Yesterday, I put up the post about the Actos Machine tandem build focused more on the drivetrain. Besides the R601/R603 cranks, it got new Ultegra 6700 shifters and derailleurs and an XT 11-32 cassette. The shifters were installed on a set of Ritchey WCS carbon bars. The Ritchey WCS stem was fit to a quill stem adapter (1" threaded fork). The rear bars are Fyxation time-trial style bars in 25.4 to fit the titanium adjustable stoker stem. A SRAM red aero bar brake lever operates the cantilever drag brake. The red color lever is a nice touch/match to the red King hubs and red vintage Salsa quick releases for wheels and seats.
Part 2 will mainly deal with the rear chainstay mounted WTB Speedmaster roller-cam brake. During my work on the bike, a friend who used to work at the old Point Reyes Bikes, where the bike was originally sold and built, recalled having had plenty of issues with the rear brake when building it originally. The one thing about the rear brake that stood out to me was that there was minimal clearance between the cam and the bb shell. There was no cable guide. The shift cable, originally, ran across the bb shell without a guide (there was a large thin washer between the drive side fixed cup and the bb shell. I assumed this to be to keep the guide-less shift cable from migrating off the bb shell to the right. Maybe this was okay with the previous drivetrain, but this new 10-speed set-up would need to be a bit more precise.
I decided the rear shift cable needed a guide to keep the cable from moving across the shell. I modified a Shimano guide by cutting off the front derailleur cable guide and thinning out the guide to make it as low-profile as possible and installed it as far to the right as it would fit to allow space for the cam.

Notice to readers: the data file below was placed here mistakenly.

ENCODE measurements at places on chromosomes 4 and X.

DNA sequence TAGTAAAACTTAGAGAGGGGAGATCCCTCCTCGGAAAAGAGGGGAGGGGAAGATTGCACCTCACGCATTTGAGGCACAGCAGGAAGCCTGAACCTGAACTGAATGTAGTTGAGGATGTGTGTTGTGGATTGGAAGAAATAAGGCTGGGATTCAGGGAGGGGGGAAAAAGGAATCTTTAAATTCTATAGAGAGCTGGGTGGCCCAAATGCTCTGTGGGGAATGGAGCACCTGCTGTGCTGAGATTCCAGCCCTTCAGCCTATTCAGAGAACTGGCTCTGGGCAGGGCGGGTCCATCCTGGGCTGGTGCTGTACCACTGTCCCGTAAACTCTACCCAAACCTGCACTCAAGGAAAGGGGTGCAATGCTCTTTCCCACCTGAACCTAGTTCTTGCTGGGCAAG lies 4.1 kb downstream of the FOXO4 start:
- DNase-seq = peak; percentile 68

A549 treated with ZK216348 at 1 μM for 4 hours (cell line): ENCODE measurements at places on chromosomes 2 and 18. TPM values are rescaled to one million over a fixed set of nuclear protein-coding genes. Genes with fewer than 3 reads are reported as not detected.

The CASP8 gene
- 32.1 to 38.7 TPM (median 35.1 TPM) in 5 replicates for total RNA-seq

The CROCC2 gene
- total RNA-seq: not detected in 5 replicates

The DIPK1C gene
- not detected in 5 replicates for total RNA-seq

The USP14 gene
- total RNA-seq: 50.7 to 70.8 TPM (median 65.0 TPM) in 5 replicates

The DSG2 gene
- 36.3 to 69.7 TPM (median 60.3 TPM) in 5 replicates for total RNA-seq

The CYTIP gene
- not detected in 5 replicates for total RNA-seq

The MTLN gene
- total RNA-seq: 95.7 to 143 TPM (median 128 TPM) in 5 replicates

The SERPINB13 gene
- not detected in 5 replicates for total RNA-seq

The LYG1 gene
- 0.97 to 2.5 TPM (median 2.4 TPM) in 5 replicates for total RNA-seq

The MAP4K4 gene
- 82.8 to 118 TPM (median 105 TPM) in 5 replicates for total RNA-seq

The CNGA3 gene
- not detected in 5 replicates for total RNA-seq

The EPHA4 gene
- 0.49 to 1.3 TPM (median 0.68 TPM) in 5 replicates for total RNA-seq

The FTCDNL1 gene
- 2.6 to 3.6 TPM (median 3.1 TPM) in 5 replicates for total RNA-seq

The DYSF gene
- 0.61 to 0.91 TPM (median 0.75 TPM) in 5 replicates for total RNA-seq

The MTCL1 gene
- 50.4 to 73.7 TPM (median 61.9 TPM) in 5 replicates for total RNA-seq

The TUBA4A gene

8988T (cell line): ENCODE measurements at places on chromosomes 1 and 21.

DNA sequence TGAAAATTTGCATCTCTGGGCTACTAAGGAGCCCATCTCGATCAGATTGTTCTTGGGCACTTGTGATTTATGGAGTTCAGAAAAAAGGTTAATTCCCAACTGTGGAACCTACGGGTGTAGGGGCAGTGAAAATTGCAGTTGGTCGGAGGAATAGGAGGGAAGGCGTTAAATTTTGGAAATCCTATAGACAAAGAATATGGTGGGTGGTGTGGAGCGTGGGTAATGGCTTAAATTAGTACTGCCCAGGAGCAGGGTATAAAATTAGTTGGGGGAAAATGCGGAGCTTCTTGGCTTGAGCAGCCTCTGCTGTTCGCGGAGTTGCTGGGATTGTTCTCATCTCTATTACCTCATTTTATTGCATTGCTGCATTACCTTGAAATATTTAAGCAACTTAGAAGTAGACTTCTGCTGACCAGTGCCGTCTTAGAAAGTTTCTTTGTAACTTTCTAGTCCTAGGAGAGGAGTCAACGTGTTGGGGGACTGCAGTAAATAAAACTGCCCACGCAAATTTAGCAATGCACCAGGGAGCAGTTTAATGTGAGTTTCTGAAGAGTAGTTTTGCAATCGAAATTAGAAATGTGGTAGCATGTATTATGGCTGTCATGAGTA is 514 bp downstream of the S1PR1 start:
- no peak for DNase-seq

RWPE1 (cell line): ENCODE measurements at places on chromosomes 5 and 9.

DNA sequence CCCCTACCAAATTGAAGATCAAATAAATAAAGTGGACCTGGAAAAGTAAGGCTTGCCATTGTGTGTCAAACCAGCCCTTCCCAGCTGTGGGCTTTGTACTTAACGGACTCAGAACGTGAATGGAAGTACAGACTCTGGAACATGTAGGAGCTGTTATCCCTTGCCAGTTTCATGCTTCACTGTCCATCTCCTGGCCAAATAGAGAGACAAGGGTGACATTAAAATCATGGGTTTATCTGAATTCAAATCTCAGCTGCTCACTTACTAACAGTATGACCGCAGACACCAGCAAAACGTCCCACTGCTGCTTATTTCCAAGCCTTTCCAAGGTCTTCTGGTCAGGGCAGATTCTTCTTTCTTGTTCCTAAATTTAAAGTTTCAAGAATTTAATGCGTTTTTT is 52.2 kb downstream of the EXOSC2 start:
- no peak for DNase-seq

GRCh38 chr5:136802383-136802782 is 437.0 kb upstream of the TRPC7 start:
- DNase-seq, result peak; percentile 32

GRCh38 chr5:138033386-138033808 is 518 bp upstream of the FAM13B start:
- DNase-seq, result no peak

To address the issue of the cam hitting the bb shell when the brake was applied, I dug back into a bag of tricks I learned long ago. Dug deep. WTB roller cams use a stainless bushing that fits on the brake post. Then the arm with the pressed-in bronze bushing slips over the bushing and rotates around the bushing. The arms also have a Grease Guard™system where grease can be injected into the side of the arm and then runs around a groove on the stainless bushing, thereby greasing the pivot and making it rotate smoothly.
Years ago, I recall needing to modify another WTB roller-cam by pressing the arm onto the bronze bushing in a different location. When moving the arm on the bushing, you lose the ability to push fresh grease between the bushing and stainless pivot - unless you make a new groove. Making a new groove requires relocating the bronze bushing first, redrilling the bronze bushing, and making a new groove in the stainless pivot. Easy. But slightly time consuming.
The brake is in the stock position. The hole in the side of the arm is where grease is injected.
The arm relocated on the bronze bushing - gaining critical clearance for the cam to pull.
Yeah, that's going to work nicely.
(What's playing: Gang of 4 I Fled)